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AIB announce junior bondholder burden-sharing scheme

Minister Noonan says AIB’s plan is the last chance to ensure appropriate burden-sharing by the bank’s bondholders.

Image: Mark Stedman/Photocall Ireland

AIB HAS ANNOUNCED a new plan which could see its junior bondholders bear some of the bank’s debt burden and lose up to 90 per cent of their investment.

In a statement released yesterday, the bank said it plans to launch an “offer to buyback outstanding securities” at rates which are 75 per cent less than the bondholders initially paid – and 90 per cent less for subordinated bonds.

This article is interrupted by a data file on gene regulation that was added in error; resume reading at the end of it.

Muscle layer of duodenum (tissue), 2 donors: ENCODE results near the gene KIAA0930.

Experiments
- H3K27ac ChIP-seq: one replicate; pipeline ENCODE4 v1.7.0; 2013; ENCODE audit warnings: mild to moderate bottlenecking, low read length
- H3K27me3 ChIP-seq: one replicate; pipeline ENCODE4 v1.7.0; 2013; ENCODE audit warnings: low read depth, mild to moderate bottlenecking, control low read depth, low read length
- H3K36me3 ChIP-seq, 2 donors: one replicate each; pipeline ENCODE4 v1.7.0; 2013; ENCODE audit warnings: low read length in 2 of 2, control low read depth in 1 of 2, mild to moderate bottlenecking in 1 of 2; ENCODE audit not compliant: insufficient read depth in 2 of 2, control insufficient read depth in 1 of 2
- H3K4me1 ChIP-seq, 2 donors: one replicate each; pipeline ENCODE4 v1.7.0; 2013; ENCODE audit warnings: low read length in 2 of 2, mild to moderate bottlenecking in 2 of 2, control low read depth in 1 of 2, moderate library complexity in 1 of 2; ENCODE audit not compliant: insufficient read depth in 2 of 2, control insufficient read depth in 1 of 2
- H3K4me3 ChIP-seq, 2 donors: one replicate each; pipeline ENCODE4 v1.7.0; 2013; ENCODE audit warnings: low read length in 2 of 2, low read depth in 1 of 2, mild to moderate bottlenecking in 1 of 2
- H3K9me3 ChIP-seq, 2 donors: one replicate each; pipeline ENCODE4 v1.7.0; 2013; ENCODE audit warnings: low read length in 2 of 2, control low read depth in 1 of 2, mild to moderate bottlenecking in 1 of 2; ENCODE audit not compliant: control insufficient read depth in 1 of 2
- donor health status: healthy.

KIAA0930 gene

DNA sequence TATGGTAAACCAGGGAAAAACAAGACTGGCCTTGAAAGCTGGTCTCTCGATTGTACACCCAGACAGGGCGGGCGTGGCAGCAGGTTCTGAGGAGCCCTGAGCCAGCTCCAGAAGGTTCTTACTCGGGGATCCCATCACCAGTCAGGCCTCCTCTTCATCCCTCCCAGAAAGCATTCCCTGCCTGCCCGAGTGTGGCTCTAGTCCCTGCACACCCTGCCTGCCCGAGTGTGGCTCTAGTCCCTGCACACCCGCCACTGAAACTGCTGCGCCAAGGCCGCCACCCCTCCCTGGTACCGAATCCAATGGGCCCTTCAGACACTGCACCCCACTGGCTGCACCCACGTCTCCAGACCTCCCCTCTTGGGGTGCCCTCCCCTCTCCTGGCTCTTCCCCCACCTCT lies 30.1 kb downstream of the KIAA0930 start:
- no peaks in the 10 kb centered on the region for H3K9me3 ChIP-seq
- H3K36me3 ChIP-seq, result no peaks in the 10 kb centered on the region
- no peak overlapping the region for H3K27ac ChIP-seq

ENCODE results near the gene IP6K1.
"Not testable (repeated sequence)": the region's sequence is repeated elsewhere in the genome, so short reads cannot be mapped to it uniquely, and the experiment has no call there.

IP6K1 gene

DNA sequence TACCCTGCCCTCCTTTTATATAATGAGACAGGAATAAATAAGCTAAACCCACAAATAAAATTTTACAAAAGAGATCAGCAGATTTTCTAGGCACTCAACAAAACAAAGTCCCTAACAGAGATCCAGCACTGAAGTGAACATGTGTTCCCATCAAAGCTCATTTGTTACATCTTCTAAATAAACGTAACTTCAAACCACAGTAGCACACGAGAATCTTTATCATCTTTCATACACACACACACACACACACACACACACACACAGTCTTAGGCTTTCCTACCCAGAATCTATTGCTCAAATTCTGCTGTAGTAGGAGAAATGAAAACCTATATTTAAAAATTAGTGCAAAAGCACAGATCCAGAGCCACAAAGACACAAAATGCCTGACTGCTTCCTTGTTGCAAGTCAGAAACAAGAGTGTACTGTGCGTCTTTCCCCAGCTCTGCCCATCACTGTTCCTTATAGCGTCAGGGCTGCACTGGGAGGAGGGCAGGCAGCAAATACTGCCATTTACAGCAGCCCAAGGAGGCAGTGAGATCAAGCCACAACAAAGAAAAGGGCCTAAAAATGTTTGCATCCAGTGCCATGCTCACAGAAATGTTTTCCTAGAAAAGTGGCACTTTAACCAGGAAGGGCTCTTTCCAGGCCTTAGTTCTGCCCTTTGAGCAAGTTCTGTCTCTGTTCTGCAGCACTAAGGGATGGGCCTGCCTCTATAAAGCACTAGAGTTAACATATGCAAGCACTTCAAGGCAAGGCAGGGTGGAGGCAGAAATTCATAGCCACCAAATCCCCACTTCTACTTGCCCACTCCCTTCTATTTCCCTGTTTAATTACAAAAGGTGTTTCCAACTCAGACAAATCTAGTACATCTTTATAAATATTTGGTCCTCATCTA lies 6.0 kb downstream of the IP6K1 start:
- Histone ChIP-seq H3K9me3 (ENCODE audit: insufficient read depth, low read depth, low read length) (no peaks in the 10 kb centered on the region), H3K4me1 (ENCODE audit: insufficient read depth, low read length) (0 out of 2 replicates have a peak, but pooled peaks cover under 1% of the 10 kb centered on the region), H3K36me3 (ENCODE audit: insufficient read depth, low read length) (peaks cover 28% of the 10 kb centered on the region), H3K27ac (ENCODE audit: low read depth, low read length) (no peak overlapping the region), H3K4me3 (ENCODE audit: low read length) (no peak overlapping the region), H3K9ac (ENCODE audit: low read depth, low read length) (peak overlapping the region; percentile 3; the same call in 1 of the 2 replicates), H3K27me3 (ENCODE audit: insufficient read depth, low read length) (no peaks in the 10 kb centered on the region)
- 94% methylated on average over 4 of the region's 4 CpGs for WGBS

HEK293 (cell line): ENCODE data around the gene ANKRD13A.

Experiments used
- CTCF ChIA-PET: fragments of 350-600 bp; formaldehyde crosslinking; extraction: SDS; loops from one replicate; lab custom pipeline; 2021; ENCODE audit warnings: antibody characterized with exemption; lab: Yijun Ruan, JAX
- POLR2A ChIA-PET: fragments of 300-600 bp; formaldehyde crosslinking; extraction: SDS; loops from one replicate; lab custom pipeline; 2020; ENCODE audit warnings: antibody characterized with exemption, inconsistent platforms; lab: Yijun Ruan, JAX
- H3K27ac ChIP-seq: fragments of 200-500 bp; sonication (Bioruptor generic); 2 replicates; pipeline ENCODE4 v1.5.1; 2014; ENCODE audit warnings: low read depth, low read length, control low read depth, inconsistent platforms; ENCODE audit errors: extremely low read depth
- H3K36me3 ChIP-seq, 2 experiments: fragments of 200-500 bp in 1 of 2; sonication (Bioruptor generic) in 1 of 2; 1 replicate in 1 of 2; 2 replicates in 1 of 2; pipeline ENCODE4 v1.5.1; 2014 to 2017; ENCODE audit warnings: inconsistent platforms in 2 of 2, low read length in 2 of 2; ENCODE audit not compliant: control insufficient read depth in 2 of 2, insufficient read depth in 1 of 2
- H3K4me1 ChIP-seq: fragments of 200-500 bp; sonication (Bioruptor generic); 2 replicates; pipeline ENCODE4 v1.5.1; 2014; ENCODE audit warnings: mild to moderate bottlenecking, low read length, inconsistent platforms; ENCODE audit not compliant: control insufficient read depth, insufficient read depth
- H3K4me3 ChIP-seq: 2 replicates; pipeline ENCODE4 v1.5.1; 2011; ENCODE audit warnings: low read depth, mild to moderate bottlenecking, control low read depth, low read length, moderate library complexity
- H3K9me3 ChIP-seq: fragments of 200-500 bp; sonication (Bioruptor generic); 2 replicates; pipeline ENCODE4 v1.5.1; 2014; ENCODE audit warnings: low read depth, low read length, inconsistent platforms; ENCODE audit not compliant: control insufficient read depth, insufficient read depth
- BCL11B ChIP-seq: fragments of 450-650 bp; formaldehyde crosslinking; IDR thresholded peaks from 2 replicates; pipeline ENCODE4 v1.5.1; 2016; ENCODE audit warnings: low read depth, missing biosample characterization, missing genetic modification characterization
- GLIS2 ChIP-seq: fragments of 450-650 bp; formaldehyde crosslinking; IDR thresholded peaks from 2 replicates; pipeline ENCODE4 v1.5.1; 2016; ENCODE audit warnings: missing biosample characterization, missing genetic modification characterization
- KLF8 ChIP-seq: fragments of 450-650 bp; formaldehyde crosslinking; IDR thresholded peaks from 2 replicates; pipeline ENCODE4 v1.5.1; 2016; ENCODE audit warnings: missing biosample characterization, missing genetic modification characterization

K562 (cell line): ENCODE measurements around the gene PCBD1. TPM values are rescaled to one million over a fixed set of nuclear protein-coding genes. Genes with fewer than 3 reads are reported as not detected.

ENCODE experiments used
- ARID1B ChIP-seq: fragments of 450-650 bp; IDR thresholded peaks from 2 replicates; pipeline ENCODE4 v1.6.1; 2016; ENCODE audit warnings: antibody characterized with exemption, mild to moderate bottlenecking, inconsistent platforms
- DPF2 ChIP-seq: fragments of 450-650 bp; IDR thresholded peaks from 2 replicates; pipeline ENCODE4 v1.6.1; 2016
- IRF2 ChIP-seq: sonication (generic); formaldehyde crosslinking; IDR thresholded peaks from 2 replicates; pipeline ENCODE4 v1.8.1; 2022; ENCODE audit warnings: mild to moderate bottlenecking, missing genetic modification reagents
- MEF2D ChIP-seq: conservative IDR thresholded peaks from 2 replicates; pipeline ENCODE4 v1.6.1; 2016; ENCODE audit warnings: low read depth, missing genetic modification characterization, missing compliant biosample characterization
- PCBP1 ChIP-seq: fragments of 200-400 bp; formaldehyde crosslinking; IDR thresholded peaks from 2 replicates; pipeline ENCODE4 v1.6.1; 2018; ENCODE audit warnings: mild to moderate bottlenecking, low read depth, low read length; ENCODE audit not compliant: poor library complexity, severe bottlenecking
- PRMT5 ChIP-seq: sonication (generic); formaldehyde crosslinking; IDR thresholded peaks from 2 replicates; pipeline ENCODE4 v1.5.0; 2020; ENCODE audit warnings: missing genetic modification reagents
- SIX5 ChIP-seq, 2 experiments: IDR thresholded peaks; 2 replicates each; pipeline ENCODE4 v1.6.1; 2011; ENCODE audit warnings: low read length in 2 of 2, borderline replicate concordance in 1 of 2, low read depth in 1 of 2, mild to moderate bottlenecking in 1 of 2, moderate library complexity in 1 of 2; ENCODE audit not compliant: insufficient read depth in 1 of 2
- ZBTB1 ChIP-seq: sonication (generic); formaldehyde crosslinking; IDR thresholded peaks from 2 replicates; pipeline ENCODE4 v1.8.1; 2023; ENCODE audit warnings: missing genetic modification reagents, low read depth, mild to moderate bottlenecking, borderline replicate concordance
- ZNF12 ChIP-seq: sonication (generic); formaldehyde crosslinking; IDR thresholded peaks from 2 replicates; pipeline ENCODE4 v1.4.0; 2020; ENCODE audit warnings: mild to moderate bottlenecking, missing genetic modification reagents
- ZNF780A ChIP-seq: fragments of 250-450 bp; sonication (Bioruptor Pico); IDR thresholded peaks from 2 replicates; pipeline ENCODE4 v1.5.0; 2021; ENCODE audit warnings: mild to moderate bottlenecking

Minister for Finance Michael Noonan said that this was the “final market-based step to ensuring appropriate burden-sharing by subordinated bondholders” in the bank and the terms being offered by AIB were of the “minimum acceptable”.

“The proposed LME offers those investors the final opportunity of a market based exit at a return which is reasonable and fair considering the level of Government support to date,” Noonan said in a statement.

AIB says that two bondholders have launched a legal challenge to burden-sharing, which the High Court will hear on 2 June.

Noonan previously claimed the challenges were “entirely unfounded”. The Department of Finance said in a statement that the court ruling would “in way deter the government from achieving appropriate burden-sharing” levels with bank bondholders.

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